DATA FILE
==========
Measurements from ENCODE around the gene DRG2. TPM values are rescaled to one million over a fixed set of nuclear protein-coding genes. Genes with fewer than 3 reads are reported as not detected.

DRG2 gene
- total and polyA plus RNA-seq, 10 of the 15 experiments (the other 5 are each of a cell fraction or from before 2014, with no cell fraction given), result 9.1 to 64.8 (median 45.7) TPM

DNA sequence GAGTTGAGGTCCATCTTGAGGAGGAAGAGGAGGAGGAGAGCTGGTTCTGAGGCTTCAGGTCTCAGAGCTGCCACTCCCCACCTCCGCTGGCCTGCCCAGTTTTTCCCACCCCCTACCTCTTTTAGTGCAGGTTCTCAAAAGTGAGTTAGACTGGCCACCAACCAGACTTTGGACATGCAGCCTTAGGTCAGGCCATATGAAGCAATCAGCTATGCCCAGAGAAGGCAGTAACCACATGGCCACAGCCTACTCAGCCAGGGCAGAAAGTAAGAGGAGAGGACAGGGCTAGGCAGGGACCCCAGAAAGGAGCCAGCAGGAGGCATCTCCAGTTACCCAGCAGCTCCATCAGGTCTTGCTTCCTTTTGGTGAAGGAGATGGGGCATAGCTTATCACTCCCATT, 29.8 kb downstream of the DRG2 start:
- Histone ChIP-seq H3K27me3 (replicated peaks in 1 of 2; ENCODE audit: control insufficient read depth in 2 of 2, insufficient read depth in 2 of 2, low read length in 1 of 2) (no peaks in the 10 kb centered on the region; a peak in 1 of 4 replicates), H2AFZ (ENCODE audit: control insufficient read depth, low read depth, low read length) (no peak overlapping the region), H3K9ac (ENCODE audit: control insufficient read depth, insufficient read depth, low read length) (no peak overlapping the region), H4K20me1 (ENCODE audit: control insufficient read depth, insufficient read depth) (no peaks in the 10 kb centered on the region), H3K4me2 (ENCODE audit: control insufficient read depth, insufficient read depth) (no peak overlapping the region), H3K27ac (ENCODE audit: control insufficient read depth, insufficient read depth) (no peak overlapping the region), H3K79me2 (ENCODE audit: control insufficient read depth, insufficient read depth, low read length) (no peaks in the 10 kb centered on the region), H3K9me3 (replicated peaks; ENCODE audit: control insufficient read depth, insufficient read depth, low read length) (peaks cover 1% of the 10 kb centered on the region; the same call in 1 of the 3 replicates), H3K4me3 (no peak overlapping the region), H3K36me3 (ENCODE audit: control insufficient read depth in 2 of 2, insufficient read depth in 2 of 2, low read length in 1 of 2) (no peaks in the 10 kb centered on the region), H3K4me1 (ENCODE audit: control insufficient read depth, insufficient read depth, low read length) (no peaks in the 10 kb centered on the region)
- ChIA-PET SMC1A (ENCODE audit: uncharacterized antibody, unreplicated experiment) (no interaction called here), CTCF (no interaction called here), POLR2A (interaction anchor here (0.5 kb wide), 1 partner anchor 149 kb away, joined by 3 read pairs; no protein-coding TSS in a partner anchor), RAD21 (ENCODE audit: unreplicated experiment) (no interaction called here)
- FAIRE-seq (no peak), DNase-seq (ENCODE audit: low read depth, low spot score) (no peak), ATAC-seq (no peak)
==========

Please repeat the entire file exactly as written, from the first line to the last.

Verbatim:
Measurements from ENCODE around the gene DRG2. TPM values are rescaled to one million over a fixed set of nuclear protein-coding genes. Genes with fewer than 3 reads are reported as not detected.

DRG2 gene
- total and polyA plus RNA-seq, 10 of the 15 experiments (the other 5 are each of a cell fraction or from before 2014, with no cell fraction given), result 9.1 to 64.8 (median 45.7) TPM

DNA sequence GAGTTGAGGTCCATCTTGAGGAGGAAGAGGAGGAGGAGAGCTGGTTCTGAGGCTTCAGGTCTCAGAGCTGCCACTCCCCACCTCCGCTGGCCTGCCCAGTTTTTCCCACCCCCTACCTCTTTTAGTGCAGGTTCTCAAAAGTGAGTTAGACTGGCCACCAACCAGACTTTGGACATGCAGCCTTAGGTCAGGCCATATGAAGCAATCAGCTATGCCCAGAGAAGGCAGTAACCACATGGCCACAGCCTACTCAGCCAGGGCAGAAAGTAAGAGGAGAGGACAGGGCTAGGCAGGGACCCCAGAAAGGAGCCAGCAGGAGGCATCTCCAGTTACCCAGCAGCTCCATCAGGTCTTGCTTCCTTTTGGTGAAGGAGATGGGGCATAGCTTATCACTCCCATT, 29.8 kb downstream of the DRG2 start:
- Histone ChIP-seq H3K27me3 (replicated peaks in 1 of 2; ENCODE audit: control insufficient read depth in 2 of 2, insufficient read depth in 2 of 2, low read length in 1 of 2) (no peaks in the 10 kb centered on the region; a peak in 1 of 4 replicates), H2AFZ (ENCODE audit: control insufficient read depth, low read depth, low read length) (no peak overlapping the region), H3K9ac (ENCODE audit: control insufficient read depth, insufficient read depth, low read length) (no peak overlapping the region), H4K20me1 (ENCODE audit: control insufficient read depth, insufficient read depth) (no peaks in the 10 kb centered on the region), H3K4me2 (ENCODE audit: control insufficient read depth, insufficient read depth) (no peak overlapping the region), H3K27ac (ENCODE audit: control insufficient read depth, insufficient read depth) (no peak overlapping the region), H3K79me2 (ENCODE audit: control insufficient read depth, insufficient read depth, low read length) (no peaks in the 10 kb centered on the region), H3K9me3 (replicated peaks; ENCODE audit: control insufficient read depth, insufficient read depth, low read length) (peaks cover 1% of the 10 kb centered on the region; the same call in 1 of the 3 replicates), H3K4me3 (no peak overlapping the region), H3K36me3 (ENCODE audit: control insufficient read depth in 2 of 2, insufficient read depth in 2 of 2, low read length in 1 of 2) (no peaks in the 10 kb centered on the region), H3K4me1 (ENCODE audit: control insufficient read depth, insufficient read depth, low read length) (no peaks in the 10 kb centered on the region)
- ChIA-PET SMC1A (ENCODE audit: uncharacterized antibody, unreplicated experiment) (no interaction called here), CTCF (no interaction called here), POLR2A (interaction anchor here (0.5 kb wide), 1 partner anchor 149 kb away, joined by 3 read pairs; no protein-coding TSS in a partner anchor), RAD21 (ENCODE audit: unreplicated experiment) (no interaction called here)
- FAIRE-seq (no peak), DNase-seq (ENCODE audit: low read depth, low spot score) (no peak), ATAC-seq (no peak)